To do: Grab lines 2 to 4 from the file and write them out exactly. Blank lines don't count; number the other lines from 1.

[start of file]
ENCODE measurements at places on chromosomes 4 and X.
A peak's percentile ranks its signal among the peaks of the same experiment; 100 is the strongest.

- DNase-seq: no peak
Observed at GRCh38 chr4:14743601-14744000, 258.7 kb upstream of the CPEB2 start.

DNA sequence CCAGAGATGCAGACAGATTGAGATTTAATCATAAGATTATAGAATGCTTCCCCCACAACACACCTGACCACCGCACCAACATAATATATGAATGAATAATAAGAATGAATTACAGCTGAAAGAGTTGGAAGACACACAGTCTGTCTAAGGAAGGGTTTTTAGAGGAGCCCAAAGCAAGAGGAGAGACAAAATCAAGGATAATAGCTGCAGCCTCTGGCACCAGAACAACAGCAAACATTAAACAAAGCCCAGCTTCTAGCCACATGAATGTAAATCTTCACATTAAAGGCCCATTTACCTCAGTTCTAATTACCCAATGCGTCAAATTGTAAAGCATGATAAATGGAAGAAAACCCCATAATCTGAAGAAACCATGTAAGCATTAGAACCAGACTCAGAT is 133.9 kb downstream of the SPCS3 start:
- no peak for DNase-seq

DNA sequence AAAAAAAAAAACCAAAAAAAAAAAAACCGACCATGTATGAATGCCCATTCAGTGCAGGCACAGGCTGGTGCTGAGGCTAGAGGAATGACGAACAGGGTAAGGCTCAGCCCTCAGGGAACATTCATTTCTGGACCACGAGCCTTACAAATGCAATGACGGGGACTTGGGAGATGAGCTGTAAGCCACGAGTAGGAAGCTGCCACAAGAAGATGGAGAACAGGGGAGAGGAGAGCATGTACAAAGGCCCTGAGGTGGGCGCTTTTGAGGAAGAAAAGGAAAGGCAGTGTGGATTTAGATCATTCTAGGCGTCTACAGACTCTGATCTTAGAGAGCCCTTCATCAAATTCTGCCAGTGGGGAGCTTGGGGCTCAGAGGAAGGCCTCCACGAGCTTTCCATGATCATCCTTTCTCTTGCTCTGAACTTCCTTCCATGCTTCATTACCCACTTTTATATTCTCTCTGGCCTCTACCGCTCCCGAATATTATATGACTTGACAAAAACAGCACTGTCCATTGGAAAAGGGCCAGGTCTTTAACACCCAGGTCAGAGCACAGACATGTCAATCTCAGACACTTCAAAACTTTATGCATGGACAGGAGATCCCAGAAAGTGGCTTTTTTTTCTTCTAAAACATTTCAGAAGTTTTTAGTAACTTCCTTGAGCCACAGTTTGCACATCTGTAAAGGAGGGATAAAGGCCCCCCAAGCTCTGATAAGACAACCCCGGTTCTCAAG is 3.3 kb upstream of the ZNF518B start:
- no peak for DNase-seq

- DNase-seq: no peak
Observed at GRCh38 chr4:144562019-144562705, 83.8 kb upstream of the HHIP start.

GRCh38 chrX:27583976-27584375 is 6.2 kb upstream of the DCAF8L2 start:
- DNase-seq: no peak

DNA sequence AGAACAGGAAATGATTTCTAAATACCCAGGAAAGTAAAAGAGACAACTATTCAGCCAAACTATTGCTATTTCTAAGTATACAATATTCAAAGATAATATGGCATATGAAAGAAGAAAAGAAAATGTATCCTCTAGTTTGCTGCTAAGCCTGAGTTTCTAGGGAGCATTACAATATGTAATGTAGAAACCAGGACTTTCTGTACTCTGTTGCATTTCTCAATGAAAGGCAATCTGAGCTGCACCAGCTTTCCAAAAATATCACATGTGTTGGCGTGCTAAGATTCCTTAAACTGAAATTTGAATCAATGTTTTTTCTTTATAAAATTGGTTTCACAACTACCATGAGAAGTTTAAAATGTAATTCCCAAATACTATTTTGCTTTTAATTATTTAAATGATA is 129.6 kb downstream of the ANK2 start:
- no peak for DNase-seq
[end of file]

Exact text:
A peak's percentile ranks its signal among the peaks of the same experiment; 100 is the strongest.

- DNase-seq: no peak
Observed at GRCh38 chr4:14743601-14744000, 258.7 kb upstream of the CPEB2 start.